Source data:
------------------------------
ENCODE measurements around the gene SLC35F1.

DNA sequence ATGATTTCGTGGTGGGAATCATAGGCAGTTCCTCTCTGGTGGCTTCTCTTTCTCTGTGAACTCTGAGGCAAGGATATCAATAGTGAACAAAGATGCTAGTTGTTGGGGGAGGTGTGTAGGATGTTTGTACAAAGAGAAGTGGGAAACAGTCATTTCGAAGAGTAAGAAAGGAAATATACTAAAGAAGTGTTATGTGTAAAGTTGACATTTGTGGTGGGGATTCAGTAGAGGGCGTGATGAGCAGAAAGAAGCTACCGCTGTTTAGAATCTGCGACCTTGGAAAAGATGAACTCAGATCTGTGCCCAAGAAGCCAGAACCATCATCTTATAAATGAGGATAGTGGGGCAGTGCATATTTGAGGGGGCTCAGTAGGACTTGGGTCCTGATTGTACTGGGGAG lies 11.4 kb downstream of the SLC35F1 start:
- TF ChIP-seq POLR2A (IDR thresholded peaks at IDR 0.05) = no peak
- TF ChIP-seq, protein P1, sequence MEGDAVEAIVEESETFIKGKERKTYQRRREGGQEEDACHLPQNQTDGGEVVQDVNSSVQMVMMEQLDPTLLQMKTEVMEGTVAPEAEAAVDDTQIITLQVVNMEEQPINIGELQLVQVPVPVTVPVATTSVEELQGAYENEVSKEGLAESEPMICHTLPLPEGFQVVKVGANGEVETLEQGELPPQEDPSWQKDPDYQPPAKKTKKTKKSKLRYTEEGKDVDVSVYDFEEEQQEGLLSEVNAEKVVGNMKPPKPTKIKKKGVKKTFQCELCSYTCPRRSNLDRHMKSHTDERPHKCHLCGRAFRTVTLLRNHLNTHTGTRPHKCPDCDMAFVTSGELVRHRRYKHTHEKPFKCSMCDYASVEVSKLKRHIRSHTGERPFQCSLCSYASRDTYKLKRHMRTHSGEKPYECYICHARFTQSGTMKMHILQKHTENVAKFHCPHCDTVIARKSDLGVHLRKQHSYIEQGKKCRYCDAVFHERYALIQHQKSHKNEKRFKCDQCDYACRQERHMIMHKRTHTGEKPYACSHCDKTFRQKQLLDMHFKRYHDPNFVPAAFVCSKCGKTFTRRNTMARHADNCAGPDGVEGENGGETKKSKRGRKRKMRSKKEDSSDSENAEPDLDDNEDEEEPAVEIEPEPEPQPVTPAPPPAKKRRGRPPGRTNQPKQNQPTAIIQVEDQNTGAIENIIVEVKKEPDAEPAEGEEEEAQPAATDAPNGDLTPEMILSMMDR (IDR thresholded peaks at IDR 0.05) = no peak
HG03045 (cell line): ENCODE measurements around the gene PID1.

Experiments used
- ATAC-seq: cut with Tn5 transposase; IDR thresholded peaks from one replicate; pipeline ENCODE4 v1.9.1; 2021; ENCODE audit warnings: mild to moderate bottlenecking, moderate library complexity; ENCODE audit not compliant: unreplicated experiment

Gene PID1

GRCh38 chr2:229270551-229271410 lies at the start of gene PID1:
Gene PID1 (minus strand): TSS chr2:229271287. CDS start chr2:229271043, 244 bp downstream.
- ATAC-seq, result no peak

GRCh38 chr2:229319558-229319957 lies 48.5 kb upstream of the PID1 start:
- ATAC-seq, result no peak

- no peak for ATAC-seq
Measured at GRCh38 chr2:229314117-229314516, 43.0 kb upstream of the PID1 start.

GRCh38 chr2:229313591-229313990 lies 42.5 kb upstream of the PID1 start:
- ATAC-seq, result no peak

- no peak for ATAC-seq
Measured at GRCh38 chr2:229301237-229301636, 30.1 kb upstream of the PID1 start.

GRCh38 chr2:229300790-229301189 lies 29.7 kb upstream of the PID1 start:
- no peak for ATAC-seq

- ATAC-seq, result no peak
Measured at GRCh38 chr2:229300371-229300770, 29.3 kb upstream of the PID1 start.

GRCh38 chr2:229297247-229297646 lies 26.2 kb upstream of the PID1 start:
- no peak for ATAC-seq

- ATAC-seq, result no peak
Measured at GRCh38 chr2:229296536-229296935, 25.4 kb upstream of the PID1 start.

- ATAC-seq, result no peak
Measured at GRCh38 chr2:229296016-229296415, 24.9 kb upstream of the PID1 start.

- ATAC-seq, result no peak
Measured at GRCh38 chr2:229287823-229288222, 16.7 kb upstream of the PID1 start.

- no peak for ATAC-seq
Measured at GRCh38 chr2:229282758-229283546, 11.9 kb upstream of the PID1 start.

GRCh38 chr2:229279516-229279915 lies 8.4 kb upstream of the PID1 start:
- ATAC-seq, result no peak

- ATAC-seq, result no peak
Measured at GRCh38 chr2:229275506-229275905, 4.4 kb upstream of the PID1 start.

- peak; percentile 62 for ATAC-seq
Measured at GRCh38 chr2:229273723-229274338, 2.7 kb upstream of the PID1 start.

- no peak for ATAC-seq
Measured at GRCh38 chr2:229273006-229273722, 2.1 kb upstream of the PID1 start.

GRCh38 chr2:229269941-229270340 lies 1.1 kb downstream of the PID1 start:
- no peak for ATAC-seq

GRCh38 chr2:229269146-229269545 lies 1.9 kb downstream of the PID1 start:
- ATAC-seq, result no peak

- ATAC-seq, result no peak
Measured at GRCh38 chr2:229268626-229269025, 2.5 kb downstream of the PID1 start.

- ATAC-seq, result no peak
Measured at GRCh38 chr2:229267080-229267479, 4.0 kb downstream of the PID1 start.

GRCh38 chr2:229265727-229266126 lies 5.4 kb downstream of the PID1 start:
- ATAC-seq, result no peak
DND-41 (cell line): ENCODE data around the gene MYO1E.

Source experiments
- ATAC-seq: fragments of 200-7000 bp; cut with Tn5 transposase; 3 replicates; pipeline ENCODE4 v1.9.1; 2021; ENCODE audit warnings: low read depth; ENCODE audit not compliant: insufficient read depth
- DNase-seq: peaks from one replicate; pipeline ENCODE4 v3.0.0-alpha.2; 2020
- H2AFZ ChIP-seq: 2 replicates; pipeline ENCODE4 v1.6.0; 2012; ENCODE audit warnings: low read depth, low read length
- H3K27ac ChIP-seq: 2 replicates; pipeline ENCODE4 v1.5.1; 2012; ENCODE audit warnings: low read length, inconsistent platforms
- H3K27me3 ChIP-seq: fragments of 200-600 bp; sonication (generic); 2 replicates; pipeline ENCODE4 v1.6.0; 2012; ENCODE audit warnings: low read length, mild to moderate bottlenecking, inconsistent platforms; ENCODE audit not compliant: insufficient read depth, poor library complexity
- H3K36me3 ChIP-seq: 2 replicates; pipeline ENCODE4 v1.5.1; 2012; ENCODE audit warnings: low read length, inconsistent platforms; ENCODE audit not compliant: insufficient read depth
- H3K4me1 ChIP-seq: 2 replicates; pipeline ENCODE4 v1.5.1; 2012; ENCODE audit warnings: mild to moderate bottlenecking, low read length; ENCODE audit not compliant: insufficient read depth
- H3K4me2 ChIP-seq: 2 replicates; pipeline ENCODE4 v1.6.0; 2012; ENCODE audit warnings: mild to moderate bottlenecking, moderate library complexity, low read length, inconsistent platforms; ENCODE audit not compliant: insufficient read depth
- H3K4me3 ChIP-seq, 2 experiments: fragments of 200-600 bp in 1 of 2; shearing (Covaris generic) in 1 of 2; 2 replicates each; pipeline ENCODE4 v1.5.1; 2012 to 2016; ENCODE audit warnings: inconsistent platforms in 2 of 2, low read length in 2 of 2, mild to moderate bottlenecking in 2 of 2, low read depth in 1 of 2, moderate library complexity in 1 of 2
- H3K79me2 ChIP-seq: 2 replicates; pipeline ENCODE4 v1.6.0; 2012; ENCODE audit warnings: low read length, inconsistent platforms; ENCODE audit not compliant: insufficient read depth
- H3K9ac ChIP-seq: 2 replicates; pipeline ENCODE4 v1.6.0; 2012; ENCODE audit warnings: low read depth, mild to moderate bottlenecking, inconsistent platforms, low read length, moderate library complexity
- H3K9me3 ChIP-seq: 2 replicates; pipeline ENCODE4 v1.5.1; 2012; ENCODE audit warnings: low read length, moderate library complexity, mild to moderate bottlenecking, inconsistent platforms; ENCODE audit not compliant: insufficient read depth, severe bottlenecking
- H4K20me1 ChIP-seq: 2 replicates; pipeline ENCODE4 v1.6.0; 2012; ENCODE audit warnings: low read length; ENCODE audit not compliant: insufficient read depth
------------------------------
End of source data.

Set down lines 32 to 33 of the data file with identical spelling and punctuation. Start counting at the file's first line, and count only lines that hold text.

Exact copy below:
- no peak for ATAC-seq
Measured at GRCh38 chr2:229282758-229283546, 11.9 kb upstream of the PID1 start.